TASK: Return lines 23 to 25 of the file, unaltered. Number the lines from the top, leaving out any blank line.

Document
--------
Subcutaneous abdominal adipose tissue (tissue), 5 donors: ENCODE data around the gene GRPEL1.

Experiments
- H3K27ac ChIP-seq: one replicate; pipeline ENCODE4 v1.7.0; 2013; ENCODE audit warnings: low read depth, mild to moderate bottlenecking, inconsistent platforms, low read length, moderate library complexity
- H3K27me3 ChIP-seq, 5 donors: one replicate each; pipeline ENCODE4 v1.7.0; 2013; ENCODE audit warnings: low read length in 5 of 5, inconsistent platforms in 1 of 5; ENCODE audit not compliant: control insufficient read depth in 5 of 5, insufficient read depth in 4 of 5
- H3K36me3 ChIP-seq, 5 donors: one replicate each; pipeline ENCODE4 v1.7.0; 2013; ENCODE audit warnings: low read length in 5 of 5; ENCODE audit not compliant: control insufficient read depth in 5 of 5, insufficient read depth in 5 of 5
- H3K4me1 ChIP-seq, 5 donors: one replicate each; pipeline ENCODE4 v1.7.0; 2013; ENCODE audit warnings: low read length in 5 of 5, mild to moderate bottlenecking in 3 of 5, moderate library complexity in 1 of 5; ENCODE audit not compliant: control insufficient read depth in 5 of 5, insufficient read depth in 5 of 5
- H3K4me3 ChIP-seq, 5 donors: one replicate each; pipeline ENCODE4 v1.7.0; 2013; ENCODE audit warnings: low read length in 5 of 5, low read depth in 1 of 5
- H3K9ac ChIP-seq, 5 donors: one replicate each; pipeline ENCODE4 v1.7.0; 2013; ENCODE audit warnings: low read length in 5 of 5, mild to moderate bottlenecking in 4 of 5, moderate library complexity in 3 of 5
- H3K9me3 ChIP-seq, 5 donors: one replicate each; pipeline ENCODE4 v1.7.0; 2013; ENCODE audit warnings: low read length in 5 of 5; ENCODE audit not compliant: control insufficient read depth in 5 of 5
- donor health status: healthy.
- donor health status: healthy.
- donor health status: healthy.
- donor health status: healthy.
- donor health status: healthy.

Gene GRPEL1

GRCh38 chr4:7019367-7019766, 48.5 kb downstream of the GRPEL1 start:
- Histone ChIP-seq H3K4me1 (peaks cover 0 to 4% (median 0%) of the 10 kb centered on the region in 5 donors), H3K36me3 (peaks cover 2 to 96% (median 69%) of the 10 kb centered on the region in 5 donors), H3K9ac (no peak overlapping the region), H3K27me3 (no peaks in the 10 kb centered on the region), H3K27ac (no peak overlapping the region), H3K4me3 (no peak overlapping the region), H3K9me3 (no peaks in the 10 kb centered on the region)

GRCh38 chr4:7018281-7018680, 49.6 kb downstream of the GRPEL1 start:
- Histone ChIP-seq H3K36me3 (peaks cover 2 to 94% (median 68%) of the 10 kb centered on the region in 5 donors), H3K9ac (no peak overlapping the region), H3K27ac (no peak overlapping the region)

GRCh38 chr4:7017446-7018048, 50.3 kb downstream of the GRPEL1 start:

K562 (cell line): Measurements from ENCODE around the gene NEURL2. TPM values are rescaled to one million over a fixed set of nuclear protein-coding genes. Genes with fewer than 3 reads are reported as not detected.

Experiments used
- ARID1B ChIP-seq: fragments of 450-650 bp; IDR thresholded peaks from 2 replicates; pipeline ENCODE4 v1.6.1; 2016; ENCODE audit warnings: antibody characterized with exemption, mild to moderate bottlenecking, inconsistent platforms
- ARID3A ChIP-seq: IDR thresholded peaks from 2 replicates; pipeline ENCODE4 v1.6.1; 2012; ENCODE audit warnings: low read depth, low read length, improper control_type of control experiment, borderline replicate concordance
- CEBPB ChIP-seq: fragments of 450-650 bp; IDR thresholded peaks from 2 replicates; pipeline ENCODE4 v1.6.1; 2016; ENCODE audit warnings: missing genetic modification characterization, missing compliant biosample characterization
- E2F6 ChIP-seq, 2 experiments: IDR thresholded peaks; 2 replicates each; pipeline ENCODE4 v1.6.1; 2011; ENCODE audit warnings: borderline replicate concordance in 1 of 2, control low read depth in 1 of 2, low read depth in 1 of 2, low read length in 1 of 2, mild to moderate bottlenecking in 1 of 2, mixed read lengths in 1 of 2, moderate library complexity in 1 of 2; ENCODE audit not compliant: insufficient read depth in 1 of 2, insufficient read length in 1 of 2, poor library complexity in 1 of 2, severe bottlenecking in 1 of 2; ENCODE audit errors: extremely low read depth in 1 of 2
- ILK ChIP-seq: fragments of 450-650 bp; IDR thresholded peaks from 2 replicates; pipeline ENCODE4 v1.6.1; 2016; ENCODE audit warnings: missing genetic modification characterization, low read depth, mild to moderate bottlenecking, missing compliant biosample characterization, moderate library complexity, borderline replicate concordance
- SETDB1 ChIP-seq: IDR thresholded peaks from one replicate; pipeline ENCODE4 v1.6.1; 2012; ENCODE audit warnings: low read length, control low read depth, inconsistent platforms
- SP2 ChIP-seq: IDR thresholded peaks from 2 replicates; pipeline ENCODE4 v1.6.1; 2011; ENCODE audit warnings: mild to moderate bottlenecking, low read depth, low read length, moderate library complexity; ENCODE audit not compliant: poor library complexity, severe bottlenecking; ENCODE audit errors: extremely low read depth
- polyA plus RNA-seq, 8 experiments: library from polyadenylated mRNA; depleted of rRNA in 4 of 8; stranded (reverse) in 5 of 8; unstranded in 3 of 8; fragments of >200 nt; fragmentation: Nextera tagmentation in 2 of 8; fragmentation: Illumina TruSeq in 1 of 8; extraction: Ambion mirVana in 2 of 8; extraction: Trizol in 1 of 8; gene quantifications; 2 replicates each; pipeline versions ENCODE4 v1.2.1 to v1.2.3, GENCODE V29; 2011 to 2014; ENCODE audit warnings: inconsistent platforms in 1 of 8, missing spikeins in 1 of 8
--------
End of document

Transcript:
- ARID1B ChIP-seq: fragments of 450-650 bp; IDR thresholded peaks from 2 replicates; pipeline ENCODE4 v1.6.1; 2016; ENCODE audit warnings: antibody characterized with exemption, mild to moderate bottlenecking, inconsistent platforms
- ARID3A ChIP-seq: IDR thresholded peaks from 2 replicates; pipeline ENCODE4 v1.6.1; 2012; ENCODE audit warnings: low read depth, low read length, improper control_type of control experiment, borderline replicate concordance
- CEBPB ChIP-seq: fragments of 450-650 bp; IDR thresholded peaks from 2 replicates; pipeline ENCODE4 v1.6.1; 2016; ENCODE audit warnings: missing genetic modification characterization, missing compliant biosample characterization